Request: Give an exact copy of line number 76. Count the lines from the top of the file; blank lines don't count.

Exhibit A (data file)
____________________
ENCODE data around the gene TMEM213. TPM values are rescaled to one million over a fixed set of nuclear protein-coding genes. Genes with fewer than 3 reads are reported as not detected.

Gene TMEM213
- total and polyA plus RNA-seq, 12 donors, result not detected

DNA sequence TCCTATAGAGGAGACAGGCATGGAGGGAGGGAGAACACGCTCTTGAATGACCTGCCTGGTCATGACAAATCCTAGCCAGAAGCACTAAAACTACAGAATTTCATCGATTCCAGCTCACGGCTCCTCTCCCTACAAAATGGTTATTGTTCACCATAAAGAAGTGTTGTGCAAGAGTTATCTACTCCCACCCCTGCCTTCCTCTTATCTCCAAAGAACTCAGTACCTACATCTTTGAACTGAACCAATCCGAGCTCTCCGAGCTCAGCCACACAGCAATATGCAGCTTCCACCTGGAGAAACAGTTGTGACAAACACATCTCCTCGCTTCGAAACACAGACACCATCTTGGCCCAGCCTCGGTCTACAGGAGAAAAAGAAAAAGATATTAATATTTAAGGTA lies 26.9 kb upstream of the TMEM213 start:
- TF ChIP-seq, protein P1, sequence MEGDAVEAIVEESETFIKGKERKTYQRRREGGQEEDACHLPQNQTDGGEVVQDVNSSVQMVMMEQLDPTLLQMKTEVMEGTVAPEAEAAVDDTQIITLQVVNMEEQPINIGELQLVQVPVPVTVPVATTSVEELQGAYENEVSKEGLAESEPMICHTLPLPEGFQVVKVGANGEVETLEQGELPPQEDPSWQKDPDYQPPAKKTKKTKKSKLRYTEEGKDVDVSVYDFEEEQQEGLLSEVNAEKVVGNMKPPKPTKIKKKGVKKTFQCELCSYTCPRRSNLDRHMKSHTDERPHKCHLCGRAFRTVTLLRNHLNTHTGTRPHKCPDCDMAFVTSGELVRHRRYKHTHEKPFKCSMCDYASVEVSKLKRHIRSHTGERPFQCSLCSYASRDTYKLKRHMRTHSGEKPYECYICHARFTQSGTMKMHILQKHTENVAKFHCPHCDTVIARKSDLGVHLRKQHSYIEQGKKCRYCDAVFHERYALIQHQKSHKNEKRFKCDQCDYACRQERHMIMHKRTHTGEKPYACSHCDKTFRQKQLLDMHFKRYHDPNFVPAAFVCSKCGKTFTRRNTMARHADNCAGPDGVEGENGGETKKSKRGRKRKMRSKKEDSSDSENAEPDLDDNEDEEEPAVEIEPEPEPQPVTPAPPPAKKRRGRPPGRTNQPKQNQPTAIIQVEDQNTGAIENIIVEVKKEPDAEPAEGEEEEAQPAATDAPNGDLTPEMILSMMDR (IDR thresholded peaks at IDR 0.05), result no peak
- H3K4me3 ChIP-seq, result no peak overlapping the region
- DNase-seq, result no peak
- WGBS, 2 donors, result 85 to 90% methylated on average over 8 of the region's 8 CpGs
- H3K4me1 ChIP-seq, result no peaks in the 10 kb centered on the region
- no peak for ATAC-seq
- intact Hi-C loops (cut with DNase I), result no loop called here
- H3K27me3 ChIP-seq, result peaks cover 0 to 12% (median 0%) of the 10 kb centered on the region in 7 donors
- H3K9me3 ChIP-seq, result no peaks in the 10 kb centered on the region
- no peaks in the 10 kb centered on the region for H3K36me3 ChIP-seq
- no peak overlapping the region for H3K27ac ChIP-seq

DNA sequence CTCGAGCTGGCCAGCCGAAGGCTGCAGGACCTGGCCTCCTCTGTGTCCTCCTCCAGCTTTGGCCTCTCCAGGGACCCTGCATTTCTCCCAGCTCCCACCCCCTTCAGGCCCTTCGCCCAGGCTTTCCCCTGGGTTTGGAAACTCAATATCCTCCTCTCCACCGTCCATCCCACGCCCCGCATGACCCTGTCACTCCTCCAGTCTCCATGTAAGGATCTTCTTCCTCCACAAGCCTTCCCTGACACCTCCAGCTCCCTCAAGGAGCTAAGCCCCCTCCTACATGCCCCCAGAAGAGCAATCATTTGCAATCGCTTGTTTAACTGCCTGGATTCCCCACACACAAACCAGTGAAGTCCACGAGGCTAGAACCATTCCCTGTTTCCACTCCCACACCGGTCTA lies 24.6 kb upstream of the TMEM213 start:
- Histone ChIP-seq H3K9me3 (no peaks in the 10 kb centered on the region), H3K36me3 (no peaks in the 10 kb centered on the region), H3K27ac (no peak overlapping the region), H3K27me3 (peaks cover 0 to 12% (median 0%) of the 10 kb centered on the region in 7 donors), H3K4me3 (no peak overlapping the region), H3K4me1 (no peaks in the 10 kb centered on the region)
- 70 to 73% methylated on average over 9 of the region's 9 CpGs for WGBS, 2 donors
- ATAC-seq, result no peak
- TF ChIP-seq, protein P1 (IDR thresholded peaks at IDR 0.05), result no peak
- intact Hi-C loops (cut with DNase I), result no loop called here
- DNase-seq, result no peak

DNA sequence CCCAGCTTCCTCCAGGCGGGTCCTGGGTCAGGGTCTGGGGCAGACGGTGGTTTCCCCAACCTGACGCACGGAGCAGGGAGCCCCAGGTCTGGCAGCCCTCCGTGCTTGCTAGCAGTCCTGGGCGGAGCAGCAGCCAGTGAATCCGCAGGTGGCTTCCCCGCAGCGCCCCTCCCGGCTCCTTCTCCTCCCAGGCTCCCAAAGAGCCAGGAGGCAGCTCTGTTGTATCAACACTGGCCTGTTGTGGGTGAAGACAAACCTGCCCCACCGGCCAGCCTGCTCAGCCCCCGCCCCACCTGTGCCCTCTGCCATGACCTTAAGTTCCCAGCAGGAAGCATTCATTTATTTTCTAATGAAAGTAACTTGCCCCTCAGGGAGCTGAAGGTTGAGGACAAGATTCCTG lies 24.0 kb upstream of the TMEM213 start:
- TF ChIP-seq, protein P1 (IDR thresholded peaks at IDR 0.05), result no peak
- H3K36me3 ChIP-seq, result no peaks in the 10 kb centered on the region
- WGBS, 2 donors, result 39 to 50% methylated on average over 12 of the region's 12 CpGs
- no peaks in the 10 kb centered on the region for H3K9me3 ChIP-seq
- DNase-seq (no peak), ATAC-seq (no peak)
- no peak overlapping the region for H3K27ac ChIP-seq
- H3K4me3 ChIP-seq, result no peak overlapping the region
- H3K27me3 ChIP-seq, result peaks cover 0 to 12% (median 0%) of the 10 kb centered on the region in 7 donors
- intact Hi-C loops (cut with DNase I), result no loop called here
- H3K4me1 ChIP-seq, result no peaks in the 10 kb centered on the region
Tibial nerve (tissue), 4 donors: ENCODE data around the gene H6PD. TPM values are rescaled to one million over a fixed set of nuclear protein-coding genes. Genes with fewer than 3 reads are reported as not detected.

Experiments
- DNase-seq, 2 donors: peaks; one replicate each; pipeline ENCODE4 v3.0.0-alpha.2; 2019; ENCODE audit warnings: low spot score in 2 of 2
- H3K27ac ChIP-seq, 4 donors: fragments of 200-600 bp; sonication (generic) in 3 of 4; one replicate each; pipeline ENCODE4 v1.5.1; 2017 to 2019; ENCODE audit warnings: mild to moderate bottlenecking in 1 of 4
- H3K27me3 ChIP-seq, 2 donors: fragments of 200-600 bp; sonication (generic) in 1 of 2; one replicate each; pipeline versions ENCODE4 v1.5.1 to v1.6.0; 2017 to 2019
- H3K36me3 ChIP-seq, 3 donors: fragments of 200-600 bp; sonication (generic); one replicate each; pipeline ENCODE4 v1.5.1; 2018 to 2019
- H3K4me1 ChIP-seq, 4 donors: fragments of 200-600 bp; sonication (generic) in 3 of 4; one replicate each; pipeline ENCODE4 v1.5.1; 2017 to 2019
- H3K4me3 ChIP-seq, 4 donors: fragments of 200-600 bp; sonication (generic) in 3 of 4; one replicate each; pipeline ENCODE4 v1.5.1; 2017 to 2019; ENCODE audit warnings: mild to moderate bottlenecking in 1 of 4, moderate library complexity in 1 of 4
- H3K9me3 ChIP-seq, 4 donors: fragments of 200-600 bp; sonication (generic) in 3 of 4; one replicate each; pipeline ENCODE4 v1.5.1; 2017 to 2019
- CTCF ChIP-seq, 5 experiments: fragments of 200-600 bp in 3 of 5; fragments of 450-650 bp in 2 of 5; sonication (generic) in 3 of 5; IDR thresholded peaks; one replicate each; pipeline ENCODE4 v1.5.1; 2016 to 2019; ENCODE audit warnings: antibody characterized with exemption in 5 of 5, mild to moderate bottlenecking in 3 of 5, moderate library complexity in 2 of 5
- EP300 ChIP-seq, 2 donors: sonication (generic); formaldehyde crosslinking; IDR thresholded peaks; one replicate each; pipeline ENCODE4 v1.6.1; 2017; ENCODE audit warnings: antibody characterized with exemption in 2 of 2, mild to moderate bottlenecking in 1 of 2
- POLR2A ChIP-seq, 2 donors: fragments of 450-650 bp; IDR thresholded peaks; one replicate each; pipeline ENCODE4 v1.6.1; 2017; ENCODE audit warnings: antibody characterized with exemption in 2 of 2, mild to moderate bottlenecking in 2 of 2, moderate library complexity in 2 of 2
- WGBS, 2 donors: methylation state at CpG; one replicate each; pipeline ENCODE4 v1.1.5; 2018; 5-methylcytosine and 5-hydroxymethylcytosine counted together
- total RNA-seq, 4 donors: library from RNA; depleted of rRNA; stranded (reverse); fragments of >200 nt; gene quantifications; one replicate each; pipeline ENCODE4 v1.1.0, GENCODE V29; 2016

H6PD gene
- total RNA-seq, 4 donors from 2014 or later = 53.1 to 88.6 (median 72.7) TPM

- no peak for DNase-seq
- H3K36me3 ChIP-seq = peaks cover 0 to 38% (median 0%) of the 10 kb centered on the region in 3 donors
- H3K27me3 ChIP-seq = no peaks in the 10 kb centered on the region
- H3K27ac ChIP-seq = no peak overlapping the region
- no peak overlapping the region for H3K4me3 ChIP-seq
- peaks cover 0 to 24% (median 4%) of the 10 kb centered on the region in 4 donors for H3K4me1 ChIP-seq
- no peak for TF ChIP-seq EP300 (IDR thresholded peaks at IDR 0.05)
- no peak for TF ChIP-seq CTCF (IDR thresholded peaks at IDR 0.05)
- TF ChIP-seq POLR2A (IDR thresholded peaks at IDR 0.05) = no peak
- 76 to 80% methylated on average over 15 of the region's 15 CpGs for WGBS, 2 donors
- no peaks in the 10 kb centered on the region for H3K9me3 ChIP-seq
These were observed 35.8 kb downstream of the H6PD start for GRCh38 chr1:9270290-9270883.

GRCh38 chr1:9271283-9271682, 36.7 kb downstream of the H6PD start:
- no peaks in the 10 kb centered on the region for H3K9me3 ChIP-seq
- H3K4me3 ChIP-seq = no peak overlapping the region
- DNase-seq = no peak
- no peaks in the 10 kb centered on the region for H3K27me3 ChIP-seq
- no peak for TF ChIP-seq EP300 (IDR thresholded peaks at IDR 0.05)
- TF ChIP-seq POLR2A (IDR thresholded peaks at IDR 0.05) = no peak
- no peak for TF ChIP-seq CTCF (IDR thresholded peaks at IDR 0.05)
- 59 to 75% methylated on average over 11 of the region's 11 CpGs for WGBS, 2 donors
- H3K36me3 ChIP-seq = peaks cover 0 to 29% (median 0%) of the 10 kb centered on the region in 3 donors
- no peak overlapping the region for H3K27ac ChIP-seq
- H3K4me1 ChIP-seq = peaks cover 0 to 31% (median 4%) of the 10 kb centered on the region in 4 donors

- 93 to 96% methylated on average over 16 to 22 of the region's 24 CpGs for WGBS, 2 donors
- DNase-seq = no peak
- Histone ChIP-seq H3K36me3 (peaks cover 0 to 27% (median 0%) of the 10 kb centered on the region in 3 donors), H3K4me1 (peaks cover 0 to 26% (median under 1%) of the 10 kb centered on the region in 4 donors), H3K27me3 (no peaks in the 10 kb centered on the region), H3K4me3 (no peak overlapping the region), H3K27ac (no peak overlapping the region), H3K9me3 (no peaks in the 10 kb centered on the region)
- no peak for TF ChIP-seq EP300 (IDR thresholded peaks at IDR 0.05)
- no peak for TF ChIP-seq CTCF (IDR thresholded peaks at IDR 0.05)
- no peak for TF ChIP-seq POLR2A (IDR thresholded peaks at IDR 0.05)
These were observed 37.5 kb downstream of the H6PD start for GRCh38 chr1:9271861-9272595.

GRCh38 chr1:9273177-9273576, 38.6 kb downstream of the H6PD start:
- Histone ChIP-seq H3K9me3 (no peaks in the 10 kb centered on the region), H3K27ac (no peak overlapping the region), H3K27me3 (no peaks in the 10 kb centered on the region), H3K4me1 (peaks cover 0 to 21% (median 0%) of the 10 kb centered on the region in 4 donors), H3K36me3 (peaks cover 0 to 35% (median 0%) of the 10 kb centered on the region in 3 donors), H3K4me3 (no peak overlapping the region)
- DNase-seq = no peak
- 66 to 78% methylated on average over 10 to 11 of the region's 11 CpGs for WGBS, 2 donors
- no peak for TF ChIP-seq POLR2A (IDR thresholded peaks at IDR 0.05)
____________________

- Histone ChIP-seq H3K36me3 (peaks cover 0 to 27% (median 0%) of the 10 kb centered on the region in 3 donors), H3K4me1 (peaks cover 0 to 26% (median under 1%) of the 10 kb centered on the region in 4 donors), H3K27me3 (no peaks in the 10 kb centered on the region), H3K4me3 (no peak overlapping the region), H3K27ac (no peak overlapping the region), H3K9me3 (no peaks in the 10 kb centered on the region)